The sort of priorities outlined by Shori were strongly criticized by Charlotte Allen, Catholicism editor for Beliefnet, in an opinion article published July 9 by the Los Angeles Times. The fragmentation of Anglicanism, she explained, is not just due to doctrinal disputes. "It also is about the meltdown of liberal Christianity," she said.
Liberal Christianity was hailed as the future of the Christian Church, but Allen observed, all the churches and movements within churches that have "blurred doctrine and softened moral precepts are demographically declining and, in the case of the Episcopal Church, disintegrating."
"When a church doesn't take itself seriously, neither do its members" argued Allen. As recently as 1960 churches such as the Episcopalians, Presbyterians, Methodists, and Lutherans accounted for 40% of all American Protestants. Today the number has plummeted to around 12%.
Allen cited data from the Hartford Institute for Religious Research, showing that in 1965 there were 3.4 million Episcopalians; now, there are 2.3 million.
Her comments echoed the thesis of the book, "Exodus: Why Americans are Fleeing Liberal Churches for Conservative Christianity," (Sentinel) published last year. According to author Dave Shiflett, Americans are leaving liberal denominations for churches that preach strict moral norms and uphold traditional beliefs.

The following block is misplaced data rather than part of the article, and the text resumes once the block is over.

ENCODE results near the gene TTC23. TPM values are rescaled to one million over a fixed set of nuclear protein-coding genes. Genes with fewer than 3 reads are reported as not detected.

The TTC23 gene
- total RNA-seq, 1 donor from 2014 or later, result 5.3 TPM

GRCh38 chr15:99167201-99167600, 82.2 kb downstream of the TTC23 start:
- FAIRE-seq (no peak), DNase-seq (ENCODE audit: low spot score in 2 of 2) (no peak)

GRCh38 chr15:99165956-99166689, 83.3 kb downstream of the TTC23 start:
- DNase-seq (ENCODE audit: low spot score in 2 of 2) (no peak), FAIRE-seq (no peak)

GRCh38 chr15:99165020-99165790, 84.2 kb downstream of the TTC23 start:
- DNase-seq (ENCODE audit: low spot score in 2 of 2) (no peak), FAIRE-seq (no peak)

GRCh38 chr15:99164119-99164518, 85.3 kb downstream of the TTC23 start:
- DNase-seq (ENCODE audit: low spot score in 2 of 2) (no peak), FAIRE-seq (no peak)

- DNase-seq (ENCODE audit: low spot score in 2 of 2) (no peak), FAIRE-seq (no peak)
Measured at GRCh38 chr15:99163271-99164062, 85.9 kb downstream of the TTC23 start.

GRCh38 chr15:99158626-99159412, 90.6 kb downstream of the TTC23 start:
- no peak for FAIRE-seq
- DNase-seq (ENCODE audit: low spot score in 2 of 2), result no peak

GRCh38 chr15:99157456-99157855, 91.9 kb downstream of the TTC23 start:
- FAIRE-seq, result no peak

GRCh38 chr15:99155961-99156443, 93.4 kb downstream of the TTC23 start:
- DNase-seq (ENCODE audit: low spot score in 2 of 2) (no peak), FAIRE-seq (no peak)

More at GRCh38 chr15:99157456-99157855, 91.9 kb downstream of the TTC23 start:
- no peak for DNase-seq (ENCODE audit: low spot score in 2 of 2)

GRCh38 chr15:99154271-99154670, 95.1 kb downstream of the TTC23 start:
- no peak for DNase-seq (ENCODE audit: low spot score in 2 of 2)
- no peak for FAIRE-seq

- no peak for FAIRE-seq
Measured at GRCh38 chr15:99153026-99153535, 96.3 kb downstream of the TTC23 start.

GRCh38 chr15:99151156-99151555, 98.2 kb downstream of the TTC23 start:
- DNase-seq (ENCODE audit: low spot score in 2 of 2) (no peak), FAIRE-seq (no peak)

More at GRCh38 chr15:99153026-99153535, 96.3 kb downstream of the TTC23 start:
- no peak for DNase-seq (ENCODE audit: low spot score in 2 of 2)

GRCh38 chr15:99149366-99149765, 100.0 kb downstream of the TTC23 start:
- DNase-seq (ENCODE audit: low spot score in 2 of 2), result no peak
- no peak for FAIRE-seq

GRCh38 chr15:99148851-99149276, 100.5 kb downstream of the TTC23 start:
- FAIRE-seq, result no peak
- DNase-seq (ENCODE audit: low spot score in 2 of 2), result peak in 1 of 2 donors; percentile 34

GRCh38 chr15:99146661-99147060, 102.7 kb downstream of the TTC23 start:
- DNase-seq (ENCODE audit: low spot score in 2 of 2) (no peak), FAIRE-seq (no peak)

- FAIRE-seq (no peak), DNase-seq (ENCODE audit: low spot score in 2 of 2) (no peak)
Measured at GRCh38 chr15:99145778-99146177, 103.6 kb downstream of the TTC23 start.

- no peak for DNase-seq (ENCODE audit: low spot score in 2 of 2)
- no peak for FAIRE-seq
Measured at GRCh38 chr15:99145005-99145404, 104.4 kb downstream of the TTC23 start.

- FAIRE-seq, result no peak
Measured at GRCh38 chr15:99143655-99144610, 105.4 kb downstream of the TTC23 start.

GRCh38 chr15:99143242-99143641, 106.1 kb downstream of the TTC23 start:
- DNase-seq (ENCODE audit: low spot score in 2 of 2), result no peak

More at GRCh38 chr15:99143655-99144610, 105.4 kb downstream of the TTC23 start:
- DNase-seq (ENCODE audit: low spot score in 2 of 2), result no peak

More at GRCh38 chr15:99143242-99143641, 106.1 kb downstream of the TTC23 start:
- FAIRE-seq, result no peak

Liberal theologians and bishops get plenty of media coverage, observes Shiflett. But the average churchgoer wants to attend a church where they can get something not obtainable elsewhere, which doesn't include trendy opinions on current topics. "They want the Good News, not the minister's political views or intellectual coaching."
Shiflett explained that data from the Glenmary Research Center on church membership showed that conservative congregations are growing fastest. This includes the Southern Baptist Convention, up 5% in the decade 1990-2000; and Pentecostal groups such as the Assemblies of God, and the Church of God, up 18.5% and 40% respectively, in the same period.
As a general observation, churches that adhere to traditional teaching, offer transcendent truth and demand a high commitment from their members are those that enjoy growth. Following the latest liberal trends, on the other hand, leads to decline. Something for all Christians to consider.